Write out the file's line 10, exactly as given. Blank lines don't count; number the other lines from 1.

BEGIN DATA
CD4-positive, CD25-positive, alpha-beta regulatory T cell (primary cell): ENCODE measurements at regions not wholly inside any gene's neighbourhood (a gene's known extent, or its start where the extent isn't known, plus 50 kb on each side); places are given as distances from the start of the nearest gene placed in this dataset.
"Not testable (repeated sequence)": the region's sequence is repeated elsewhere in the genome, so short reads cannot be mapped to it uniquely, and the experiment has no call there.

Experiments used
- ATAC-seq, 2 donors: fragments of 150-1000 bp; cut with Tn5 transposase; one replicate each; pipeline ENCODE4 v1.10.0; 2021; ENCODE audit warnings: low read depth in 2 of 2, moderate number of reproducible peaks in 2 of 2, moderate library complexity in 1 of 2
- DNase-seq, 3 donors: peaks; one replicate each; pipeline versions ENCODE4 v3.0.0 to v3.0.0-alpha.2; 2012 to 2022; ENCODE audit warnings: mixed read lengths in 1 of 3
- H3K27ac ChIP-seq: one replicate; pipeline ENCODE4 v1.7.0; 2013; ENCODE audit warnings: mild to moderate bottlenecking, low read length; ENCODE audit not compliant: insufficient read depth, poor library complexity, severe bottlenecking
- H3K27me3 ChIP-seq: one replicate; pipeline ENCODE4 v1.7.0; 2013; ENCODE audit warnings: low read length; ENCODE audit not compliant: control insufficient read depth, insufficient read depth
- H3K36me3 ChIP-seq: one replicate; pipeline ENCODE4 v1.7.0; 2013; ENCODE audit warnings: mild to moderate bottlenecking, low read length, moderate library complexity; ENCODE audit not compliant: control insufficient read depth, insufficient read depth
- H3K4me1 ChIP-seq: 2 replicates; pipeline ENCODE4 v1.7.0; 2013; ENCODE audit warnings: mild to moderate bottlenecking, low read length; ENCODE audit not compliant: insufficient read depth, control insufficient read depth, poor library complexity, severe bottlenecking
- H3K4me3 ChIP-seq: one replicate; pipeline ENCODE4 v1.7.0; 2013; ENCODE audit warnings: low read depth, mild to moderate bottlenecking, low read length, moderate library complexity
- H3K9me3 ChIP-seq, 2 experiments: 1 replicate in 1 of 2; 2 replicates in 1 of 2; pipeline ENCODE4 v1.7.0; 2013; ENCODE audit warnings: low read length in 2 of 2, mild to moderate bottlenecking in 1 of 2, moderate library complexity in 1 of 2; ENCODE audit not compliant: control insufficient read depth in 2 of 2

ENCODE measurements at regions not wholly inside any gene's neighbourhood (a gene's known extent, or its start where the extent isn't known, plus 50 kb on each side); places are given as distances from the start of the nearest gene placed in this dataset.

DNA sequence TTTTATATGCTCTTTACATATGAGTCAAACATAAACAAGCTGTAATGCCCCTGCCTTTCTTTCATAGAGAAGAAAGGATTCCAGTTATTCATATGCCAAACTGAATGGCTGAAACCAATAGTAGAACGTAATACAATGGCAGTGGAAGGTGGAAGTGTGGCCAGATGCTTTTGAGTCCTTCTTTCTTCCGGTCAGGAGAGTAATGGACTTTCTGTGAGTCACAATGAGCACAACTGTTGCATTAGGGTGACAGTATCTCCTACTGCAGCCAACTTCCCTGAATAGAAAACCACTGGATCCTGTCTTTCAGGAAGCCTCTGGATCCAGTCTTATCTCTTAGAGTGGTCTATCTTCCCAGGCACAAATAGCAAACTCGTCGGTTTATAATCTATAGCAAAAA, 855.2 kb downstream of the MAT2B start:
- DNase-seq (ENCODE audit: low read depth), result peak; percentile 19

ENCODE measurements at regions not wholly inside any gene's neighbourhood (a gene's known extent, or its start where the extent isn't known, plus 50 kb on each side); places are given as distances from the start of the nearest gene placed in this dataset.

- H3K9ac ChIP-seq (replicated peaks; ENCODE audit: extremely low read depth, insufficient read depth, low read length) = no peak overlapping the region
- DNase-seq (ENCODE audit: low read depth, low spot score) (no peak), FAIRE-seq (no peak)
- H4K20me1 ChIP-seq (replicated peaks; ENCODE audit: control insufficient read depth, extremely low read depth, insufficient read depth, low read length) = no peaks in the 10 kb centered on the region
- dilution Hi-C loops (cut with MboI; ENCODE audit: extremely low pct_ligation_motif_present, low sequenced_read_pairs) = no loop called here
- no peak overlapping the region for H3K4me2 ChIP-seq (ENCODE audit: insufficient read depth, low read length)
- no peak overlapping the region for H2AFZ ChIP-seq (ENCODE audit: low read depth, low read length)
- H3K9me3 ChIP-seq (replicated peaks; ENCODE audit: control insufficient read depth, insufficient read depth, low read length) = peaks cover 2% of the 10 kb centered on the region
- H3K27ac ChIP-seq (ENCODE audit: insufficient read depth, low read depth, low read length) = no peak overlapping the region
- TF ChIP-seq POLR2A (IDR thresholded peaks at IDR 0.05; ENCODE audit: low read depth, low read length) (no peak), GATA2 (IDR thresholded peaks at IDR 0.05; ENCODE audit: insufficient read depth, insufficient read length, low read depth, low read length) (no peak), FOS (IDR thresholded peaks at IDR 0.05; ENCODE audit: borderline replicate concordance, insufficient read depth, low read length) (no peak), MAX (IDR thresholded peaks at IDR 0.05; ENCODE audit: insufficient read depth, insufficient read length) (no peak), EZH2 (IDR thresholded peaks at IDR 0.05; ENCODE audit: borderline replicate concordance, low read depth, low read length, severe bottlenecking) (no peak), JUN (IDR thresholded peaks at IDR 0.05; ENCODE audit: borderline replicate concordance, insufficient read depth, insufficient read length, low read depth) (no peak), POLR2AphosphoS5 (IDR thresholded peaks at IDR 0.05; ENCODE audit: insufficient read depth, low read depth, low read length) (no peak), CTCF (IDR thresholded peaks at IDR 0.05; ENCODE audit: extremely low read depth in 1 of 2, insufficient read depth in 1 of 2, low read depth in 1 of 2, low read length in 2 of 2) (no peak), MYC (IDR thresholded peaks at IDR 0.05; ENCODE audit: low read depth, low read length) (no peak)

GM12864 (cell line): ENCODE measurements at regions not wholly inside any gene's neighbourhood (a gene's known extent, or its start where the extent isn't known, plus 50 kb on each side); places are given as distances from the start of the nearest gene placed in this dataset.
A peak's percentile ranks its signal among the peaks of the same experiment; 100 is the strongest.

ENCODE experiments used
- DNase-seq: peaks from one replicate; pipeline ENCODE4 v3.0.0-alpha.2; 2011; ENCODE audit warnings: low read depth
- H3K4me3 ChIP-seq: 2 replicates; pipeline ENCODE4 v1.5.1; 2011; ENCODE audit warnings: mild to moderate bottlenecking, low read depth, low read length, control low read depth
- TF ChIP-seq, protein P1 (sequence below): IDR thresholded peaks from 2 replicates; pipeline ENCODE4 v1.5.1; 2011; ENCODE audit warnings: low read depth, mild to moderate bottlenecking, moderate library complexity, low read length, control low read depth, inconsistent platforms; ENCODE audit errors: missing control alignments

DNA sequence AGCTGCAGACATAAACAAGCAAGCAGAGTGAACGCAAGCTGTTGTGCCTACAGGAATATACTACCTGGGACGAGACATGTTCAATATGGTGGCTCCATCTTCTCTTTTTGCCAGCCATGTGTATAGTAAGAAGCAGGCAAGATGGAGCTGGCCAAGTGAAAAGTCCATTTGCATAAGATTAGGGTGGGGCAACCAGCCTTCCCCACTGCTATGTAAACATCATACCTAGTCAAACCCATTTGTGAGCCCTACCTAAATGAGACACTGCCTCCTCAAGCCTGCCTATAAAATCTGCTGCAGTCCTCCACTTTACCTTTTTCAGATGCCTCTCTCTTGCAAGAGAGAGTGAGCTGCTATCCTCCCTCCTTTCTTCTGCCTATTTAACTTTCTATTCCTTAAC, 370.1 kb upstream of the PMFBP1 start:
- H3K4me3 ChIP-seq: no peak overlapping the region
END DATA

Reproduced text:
- H3K4me3 ChIP-seq: one replicate; pipeline ENCODE4 v1.7.0; 2013; ENCODE audit warnings: low read depth, mild to moderate bottlenecking, low read length, moderate library complexity